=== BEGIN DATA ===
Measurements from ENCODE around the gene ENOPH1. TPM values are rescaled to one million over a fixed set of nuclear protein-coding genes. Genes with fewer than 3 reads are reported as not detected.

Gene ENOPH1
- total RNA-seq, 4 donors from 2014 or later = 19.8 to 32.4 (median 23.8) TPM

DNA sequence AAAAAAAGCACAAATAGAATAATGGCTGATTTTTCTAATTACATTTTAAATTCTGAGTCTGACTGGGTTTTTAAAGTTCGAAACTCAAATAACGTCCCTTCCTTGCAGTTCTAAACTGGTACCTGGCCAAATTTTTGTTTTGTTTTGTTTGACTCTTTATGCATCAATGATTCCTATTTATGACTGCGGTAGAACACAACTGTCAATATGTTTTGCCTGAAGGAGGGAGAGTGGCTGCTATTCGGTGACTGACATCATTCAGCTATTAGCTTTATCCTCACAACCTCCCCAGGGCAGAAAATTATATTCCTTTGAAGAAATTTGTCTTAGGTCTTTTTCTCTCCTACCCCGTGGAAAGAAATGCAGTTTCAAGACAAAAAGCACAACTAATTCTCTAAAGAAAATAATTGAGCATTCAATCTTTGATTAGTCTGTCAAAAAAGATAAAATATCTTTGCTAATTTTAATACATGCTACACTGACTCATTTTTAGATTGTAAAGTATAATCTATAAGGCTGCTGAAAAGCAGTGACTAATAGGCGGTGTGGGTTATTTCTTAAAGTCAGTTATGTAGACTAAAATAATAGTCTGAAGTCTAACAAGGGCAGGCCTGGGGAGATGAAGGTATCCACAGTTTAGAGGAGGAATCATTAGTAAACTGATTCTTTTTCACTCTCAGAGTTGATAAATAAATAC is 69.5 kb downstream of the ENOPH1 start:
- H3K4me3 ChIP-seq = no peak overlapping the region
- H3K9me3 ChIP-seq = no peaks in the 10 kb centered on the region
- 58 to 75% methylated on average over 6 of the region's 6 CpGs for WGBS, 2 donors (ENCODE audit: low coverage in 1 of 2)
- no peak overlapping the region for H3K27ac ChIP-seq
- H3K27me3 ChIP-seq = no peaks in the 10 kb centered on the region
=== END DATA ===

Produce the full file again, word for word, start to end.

Measurements from ENCODE around the gene ENOPH1. TPM values are rescaled to one million over a fixed set of nuclear protein-coding genes. Genes with fewer than 3 reads are reported as not detected.

Gene ENOPH1
- total RNA-seq, 4 donors from 2014 or later = 19.8 to 32.4 (median 23.8) TPM

DNA sequence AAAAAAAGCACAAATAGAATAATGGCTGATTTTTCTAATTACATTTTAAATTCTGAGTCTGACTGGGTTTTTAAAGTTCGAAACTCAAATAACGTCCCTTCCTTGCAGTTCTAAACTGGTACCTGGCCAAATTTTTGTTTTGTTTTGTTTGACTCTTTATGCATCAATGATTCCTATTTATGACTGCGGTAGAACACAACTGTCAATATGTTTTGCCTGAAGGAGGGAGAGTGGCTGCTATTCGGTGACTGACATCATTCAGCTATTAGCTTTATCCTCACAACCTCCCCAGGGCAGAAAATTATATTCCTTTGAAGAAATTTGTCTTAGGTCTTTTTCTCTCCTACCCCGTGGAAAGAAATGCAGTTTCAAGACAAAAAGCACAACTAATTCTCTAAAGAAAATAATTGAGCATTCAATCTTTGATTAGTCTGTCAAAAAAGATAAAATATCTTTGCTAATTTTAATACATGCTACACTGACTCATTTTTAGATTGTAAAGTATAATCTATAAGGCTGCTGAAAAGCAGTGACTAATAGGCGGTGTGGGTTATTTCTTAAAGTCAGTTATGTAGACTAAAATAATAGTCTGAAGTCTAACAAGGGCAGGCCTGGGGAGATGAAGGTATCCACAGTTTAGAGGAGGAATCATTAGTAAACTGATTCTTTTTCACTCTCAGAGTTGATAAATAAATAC is 69.5 kb downstream of the ENOPH1 start:
- H3K4me3 ChIP-seq = no peak overlapping the region
- H3K9me3 ChIP-seq = no peaks in the 10 kb centered on the region
- 58 to 75% methylated on average over 6 of the region's 6 CpGs for WGBS, 2 donors (ENCODE audit: low coverage in 1 of 2)
- no peak overlapping the region for H3K27ac ChIP-seq
- H3K27me3 ChIP-seq = no peaks in the 10 kb centered on the region